Things heard while walking through the Gates

I'll be writing a longer post about the Gates when I get back to Toronto. But for now....

Best comment heard while walking through Central Park and the Gates:

"I hate this colour. I lived in Boston, Christo's turned Central Park into the Big Dig!"

Second best comment heard at the Gates:

"What's the weirdest question I ever got asked? Well last week someone came up to me and asked, 'hey where's this gate?'" - One of the guides at the Gates

Oh one more thing...

My friend David is a "reformed jerk" and a scientician. He also likes to give back to the community. Recently he went to an elementary school to judge a science fair, had the hots for teacher and tried really hard not to make kids cry. Read it here.

Kinda reminds me of a story I read in Canadian Business a while ago about competitive high school science fairs. A good story but I've excerpted what I think is the best part here:

"Science competitions are not just about winning. "Nobody sits in their hotel doing Rubik's Cube," says Lavrovsky. The kids have fun. They network their computers and tease each other for saying "obviously" a lot. But winning has its social benefits. Lavrovsky, for example, has gained lunchroom cred with the jocks at his high school, who reportedly stopped calling him "Enzyme Boy" as soon as his prize money started rolling in. The realities of gender equity don't hurt, either. As Lavrovsky likes to point out (with pictures), boys and girls compete--and even the football crowd is smart enough to see, he says, that "science-fair chicks are hot.""

Why oh why didn't the jocks beat him up for his money?! Maybe he paid for protection?

A long slow train ride

Because of financial considerations I'm taking the train down to NYC (and flying back up). That means I get to spend 12 hours hearing the clickety click of one of VIA or Amtrak's lovely locomotives lumbering its way down to the land of media kings and million dollar lofts.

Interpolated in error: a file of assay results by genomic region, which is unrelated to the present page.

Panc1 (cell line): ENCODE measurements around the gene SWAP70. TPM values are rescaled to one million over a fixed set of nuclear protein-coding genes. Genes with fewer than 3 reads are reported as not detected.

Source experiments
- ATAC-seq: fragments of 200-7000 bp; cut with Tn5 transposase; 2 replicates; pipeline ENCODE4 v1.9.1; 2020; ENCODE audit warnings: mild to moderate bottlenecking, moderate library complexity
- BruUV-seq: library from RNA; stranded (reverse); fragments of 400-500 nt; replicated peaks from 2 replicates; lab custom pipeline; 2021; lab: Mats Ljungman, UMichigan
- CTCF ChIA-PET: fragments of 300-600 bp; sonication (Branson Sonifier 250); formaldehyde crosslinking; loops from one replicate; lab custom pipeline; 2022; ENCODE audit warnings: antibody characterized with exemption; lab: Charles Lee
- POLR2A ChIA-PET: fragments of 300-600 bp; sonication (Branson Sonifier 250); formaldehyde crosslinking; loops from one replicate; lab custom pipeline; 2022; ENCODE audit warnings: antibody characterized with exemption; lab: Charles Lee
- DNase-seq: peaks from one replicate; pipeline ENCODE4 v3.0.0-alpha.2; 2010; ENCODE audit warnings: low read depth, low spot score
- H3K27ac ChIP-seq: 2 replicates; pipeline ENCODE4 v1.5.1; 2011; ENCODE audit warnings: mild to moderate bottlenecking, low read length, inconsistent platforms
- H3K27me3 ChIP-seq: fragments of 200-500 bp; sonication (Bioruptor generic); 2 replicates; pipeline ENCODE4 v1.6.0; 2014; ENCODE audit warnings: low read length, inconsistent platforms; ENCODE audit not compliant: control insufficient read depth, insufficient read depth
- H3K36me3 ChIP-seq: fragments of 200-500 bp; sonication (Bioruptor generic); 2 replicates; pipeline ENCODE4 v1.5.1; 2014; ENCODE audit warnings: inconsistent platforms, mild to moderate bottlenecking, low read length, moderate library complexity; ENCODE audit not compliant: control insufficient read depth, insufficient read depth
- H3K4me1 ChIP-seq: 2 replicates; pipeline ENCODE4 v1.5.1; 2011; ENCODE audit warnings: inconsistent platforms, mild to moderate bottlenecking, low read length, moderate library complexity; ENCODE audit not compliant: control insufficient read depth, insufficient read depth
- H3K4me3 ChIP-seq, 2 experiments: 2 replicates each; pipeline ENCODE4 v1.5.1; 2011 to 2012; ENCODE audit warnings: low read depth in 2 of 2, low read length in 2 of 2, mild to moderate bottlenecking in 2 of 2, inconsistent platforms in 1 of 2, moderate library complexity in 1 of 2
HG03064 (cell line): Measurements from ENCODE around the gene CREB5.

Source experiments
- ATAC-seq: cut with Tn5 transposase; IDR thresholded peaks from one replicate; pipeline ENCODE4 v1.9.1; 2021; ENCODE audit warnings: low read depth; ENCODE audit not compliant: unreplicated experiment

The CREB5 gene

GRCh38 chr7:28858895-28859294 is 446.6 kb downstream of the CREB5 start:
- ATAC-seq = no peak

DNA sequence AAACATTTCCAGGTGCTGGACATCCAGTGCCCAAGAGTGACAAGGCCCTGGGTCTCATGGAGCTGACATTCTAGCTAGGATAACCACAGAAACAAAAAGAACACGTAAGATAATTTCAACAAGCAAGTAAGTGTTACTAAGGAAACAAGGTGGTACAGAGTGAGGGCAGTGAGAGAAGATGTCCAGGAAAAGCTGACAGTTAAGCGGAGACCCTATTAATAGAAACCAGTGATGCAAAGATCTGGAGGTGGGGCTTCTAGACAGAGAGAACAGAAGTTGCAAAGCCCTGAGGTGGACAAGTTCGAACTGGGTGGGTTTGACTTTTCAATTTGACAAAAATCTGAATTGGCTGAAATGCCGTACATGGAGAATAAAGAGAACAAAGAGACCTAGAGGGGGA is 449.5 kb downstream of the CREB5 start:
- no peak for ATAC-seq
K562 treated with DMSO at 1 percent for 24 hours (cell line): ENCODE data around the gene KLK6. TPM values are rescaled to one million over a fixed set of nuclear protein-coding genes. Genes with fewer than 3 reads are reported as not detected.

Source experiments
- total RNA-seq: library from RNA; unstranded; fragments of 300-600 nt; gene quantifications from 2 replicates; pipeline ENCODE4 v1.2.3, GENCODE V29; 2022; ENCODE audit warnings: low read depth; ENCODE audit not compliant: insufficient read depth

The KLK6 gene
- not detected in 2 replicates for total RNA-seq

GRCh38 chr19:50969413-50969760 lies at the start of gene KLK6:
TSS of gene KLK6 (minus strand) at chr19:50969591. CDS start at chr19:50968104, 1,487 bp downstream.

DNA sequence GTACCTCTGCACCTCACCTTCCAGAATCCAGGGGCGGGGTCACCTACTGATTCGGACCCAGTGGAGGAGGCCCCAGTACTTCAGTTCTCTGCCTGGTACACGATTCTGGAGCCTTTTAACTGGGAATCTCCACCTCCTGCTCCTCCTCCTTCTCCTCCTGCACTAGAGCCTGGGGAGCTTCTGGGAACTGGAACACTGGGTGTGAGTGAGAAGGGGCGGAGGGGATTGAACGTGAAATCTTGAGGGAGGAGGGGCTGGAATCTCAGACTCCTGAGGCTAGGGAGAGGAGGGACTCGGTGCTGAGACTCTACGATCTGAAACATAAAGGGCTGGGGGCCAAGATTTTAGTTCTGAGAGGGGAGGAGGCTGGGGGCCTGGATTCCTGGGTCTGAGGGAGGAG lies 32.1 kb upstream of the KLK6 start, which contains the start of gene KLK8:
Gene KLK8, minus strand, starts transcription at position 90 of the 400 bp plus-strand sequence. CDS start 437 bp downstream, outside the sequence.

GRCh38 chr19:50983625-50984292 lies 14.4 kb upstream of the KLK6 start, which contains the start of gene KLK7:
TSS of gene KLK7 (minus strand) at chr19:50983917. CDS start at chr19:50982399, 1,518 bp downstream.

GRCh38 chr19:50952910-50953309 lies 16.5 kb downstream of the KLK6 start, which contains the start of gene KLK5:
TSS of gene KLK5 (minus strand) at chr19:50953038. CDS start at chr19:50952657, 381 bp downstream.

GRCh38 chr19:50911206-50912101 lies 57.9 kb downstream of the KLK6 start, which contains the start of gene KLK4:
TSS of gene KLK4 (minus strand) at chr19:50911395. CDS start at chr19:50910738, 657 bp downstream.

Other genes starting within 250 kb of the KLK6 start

I figure I'll spend a good chunk of that time starting my research on Colin McPhee, the Canadian composer who's responsible for introducing Balinese Gamelan music into the west. He started off as a jazz musician down in New York and somehow found his way onto the island of Bali in the 1930s and stayed there until the war. I'm trying to see if there's anything in his story that could be turned into a work of fiction (a novel, a play, a screenplay, anything).

When will the love stop?

One of the best things I did in recent memory is write an article for Spacing magazine. I'm proud to contribute to a magazine that's adding to the discourse around urban issues in Toronto. I'm also thrilled to share pages with writers like Sheila Heti and Ryan Bigge, who I'm big fans of.

Well there's more love coming our way. Maisonneuve's Christopher DeWolf gushes (that's Murmure in French!). I should also learn French. It's strange that I can't read a good chunk of Canadian literature because it's written in another language and that there's a huge swathe of Canadian pop culture that I can't access (although about Spacing, my friend's multi-city project MurmurMitsou is doing her darndest to help me). Most importantly I'm not about to put Val's writing through Babelfish. She deserves better than that.

Boy Reporter in NYC

I'm heading out to NYC for about five days. I'm taking the train down on Friday and flying back up Wed.

Things I plan to go see:
The Gates in Central Park
The new MOMA
The Whitney
My cousins
An ex-girlfriend

Not in that order of course.

You Like Me... You Really Like Me!

I'm pulling a Sally Field and getting pretty excited about a cheeky little write up that media critic/Toronto Star columnist Antonia Zerbisias gave Torontoist. Apparently we're cute.... but really need a little more sass. Hmmm, that's like the girls I want to date, cute and with a little bit of sass.

Boy Reporter *hearts* Chicagoist

It's kinda like when your big brother or sister does something to make you proud. Chicagoist, kinda a big sister blog to Torontoist, has been teed off about a "ban" on photographers taking pictures of sculptures in Chicago's Millenium Park. Well after much haranguing the city realized what it was doing wrong and has decided to fix the problem and set the record straight! And of course they did this in style with their snazzy contemporary art inspired shirts as well! All we can say is "you go sis!"

And I almost forget... thanks boing boing for the link. And Andrew Peerless for the illustration of the 'bean.'

American Apparel, also like cancer

I recently referred to CanWest's soon to be launched youth daily, Dose, as similar to cancer. Despite the possibly insensitivity I believe the analogy to be accurate.